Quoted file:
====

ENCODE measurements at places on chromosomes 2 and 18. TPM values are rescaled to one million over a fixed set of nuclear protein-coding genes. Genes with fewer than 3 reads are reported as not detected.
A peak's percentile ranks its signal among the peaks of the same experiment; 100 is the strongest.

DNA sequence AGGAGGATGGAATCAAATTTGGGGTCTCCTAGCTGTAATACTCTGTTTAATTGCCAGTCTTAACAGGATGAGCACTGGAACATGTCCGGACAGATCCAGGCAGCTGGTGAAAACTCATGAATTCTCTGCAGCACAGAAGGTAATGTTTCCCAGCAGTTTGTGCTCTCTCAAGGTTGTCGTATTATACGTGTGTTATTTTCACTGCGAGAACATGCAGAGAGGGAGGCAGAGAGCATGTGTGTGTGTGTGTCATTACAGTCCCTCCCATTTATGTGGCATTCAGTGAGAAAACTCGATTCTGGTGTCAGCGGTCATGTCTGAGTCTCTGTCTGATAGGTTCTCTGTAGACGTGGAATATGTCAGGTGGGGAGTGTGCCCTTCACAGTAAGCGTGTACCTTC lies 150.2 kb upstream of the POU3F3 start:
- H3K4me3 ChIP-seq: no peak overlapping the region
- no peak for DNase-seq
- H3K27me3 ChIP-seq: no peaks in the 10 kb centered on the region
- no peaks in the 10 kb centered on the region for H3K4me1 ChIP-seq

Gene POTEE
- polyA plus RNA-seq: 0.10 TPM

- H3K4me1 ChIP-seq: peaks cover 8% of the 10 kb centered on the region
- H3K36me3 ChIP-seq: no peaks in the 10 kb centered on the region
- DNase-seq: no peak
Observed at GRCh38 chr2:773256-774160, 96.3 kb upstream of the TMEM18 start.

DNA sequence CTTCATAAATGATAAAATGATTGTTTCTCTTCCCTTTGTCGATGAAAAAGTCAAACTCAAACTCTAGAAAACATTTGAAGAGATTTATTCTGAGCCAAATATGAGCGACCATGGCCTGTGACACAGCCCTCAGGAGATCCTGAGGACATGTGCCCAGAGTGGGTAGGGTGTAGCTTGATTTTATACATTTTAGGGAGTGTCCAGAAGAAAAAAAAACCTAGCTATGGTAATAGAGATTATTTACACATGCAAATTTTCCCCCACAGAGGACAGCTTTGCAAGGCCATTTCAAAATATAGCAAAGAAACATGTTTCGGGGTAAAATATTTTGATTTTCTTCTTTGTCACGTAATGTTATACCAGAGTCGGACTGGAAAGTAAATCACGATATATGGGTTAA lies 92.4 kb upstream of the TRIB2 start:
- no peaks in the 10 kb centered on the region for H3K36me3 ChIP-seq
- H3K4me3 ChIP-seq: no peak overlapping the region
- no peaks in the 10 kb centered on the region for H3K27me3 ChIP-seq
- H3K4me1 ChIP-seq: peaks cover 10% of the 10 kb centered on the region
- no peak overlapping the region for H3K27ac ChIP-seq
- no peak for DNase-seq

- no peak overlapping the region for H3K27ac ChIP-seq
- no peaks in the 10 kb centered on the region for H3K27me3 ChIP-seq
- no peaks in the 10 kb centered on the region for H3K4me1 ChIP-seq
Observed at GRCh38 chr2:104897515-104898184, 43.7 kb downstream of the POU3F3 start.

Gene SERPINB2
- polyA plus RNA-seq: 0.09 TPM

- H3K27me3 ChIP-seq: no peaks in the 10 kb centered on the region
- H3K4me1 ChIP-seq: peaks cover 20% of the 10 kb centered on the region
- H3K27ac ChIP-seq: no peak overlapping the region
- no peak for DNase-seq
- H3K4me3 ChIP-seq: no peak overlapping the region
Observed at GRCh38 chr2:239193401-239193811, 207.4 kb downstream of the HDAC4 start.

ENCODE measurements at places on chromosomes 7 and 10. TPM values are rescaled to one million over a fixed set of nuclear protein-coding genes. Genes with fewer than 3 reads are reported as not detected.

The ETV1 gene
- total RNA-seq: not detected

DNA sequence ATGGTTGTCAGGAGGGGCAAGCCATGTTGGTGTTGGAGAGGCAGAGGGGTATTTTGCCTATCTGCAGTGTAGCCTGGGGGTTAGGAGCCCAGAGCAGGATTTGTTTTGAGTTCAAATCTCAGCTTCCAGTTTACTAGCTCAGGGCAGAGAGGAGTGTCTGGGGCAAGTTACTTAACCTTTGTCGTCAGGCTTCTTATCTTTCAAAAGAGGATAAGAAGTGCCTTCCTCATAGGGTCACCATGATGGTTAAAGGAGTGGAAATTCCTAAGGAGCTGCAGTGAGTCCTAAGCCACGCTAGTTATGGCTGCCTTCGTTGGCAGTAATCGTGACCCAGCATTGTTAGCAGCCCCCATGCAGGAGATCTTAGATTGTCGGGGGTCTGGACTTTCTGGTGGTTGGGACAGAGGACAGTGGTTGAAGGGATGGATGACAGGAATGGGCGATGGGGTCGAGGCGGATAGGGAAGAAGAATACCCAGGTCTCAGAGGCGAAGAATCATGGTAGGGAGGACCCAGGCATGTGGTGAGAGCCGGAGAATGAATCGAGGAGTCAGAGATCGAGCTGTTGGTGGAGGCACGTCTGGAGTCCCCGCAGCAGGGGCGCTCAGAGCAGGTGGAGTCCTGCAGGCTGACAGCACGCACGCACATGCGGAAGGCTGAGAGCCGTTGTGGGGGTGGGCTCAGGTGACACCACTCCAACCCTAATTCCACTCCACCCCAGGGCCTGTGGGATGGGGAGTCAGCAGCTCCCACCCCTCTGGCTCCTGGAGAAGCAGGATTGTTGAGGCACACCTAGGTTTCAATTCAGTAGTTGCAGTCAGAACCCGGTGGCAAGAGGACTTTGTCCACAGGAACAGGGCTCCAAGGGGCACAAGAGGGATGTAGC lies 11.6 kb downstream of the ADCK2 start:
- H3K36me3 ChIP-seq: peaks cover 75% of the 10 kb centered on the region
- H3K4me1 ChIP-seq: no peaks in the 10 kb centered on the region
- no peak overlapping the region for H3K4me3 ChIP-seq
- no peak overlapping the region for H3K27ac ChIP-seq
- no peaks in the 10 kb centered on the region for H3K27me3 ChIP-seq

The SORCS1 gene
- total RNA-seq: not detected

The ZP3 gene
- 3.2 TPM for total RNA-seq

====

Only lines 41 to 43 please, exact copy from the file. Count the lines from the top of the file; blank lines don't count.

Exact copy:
- no peaks in the 10 kb centered on the region for H3K27me3 ChIP-seq

The SORCS1 gene
- total RNA-seq: not detected